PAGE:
Chrysler considering new Voyager van, according to report
As minivans‘ share of the automotive market continues to decline, Fiat Chrysler Automobiles faces some tough decisions about the future of FCA’s Windsor, Ontario assembly plant where those people movers are built.
Industry analyst Joe McCabe, of AutoForecast Solutions, believes FCA will introduce an entry-level minivan to replace the Dodge Grand Caravan, and that FCA will revive the Voyager nameplate for that new vehicle.
Currently, FCA is following a two-handed approach at Windsor, making the relatively new Chrysler Pacifica while continuing to produce the Dodge Grand Caravan, which is based on an older platform, there. As the Caravan continues to age, FCA must decide if it will continue the two-vehicle strategy, and if it does make that decision, what it will make to replace the Caravan.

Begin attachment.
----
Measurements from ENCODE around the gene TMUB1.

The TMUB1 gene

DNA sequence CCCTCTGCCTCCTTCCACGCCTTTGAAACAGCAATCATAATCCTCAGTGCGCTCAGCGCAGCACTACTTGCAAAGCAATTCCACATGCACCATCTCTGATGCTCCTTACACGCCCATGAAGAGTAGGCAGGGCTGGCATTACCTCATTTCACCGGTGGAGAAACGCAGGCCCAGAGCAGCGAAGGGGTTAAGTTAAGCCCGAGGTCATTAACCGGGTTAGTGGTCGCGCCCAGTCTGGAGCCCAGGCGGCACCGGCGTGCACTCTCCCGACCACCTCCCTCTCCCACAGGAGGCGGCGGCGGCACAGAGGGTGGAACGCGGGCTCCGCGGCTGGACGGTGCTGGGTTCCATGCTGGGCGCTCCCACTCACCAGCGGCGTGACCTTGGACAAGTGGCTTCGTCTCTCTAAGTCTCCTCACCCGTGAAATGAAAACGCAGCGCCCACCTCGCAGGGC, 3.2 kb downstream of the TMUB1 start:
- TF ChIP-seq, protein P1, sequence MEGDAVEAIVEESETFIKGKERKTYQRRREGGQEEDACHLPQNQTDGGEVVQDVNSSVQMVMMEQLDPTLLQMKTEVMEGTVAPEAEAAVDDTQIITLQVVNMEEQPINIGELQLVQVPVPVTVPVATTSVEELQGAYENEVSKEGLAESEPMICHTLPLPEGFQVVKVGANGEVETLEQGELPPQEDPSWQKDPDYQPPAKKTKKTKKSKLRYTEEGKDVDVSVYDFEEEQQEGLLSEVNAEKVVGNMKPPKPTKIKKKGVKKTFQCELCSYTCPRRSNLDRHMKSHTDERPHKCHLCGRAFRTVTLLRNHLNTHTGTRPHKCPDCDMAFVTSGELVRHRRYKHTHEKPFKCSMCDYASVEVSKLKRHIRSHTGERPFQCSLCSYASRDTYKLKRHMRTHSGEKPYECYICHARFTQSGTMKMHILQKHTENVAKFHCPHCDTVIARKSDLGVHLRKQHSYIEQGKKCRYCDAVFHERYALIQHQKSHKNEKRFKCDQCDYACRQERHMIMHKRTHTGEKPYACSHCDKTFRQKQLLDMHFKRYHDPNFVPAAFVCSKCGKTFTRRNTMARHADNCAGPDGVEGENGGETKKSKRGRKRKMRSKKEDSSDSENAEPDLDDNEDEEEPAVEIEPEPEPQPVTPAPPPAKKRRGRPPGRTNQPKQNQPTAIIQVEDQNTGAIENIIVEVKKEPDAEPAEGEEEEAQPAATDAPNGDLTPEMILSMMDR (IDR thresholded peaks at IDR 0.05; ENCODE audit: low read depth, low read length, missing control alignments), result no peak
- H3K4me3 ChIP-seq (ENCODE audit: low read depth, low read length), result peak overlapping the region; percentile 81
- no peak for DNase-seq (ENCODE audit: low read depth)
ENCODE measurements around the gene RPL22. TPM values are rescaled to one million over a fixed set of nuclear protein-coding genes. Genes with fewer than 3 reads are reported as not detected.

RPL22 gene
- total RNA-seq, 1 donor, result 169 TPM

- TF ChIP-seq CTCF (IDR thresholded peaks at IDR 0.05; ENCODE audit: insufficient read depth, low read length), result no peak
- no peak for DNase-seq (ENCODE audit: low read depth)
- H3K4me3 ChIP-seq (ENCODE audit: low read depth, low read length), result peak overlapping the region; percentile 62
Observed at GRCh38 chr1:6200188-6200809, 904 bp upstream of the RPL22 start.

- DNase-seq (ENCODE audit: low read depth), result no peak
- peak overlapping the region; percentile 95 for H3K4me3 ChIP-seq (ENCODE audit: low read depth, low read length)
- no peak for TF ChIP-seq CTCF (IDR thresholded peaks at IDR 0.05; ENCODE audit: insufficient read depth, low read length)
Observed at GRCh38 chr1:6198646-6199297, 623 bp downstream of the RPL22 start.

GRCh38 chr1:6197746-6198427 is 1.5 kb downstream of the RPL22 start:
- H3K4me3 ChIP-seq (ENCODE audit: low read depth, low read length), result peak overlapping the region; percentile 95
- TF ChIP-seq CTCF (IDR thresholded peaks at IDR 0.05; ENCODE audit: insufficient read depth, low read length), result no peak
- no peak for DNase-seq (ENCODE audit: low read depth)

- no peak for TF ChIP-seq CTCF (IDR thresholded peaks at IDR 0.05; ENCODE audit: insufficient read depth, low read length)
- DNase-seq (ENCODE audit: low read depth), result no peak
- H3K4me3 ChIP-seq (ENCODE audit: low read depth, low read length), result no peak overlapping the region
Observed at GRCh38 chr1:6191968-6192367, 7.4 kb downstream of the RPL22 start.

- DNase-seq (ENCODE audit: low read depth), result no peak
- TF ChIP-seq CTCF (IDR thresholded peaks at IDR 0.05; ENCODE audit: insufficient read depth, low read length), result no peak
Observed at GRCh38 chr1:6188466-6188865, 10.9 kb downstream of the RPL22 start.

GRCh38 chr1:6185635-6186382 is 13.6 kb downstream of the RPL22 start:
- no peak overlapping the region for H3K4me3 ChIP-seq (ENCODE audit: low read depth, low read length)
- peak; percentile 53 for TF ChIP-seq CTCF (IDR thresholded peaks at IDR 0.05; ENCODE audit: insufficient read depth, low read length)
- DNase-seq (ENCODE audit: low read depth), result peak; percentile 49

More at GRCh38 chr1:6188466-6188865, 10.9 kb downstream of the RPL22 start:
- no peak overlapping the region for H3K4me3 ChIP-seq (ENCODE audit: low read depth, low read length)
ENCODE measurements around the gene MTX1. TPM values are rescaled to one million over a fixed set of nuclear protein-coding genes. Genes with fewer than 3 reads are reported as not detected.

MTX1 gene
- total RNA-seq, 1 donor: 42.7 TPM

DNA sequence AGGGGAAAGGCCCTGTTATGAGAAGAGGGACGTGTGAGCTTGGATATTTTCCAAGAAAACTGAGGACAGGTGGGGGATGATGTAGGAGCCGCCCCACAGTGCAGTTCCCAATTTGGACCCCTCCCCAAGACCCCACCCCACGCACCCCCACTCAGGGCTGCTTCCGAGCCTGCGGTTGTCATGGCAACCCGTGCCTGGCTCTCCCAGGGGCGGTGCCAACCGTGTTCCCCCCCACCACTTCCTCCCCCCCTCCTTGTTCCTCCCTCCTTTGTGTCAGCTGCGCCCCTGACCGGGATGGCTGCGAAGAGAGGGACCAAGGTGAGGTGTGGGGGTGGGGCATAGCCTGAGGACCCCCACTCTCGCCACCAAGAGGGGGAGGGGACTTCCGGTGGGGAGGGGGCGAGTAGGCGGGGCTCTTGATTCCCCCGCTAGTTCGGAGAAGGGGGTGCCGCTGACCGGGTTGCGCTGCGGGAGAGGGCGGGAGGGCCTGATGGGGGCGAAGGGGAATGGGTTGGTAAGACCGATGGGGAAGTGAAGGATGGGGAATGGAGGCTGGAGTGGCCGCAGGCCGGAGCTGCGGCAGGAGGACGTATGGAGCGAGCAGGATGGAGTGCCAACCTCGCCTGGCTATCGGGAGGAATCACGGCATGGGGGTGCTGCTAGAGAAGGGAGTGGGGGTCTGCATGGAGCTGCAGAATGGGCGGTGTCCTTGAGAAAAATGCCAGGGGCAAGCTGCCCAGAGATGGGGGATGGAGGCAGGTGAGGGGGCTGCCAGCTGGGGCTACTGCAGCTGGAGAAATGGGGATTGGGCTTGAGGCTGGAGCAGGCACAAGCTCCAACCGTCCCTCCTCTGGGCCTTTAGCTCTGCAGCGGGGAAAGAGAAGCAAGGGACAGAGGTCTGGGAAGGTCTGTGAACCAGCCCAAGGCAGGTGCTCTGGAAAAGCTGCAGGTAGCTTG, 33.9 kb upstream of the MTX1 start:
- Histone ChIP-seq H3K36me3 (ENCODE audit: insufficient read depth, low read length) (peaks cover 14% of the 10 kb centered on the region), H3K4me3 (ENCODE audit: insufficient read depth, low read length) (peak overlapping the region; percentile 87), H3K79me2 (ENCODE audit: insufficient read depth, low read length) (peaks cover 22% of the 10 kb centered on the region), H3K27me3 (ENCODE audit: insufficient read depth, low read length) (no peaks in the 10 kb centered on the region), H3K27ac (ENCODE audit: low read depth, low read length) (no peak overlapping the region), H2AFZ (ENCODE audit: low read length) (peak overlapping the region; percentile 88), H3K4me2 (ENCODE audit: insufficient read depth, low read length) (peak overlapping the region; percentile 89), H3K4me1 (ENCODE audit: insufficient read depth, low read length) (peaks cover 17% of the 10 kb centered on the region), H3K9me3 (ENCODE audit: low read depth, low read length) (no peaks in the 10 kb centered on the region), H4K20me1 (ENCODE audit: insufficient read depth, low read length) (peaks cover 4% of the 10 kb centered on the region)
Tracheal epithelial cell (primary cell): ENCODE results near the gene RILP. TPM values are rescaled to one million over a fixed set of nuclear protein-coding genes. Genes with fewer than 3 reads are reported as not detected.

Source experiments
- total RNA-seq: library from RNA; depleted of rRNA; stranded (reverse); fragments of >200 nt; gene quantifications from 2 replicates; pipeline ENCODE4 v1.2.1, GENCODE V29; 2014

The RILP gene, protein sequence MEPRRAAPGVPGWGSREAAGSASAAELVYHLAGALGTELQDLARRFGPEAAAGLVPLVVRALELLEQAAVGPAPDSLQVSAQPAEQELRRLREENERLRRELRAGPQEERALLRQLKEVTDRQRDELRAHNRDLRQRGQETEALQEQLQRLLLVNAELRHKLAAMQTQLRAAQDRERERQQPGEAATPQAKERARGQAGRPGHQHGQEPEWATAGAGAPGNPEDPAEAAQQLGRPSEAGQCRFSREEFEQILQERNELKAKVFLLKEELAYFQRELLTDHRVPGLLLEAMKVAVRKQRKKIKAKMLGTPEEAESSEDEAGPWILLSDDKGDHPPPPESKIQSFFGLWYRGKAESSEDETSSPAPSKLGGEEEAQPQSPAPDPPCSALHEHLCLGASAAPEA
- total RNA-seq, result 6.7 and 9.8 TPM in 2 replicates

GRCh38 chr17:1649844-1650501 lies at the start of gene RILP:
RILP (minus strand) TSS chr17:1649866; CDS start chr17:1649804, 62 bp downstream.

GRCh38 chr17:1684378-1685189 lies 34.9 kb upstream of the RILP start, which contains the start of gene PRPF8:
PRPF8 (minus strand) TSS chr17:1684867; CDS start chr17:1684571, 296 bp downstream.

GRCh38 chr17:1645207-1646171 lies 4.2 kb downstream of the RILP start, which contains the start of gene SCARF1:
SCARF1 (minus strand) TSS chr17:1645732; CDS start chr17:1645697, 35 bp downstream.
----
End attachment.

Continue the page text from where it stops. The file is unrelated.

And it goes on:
Automotive News reported in March that part of the $350 milion that FCA allocated to upgrade the Windsor facility is being used to prepare for making an all-wheel-drive Pacifica, according to sources at the Unifor labor union that represents FCA’s Canadian workers. The union also says that additional future product will be planned for Windsor to keep the plant sustainable.
Ostensibly, adding AWD to the Pacifica would allow it to better compete with the SUVs that currently dominate the automotive scene. The Toyota Sienna is the only minivan on sale now in North America that offers AWD. Packaging both an AWD drivetrain and Chrysler’s popular Stow ‘n Go folding rear seats in the same vehicle, though, might pose a challenge when it comes to finding space for all of the components. And that’s without even considering the Pacifica Hybrid.
Although the minivan market is shrinking, McCabe believes that it would be a mistake for Chrysler to walk away from that segment as Ford and GM have done. Last year, FCA sold 118,322 Pacificas in the United States, and 151,927 Caravans, taking 56 percent of the minivan market here.
“They just can’t afford to risk that foothold that they have in the minivan space,” McCabe told Automotive News. “They have to make sure they backfill the more cost-conscientious Caravan buyer.”
A new Voyager, no matter what brand it would arrive under, would be an unexpected return for the van that once saved Chrysler and changed the family vehicle forever.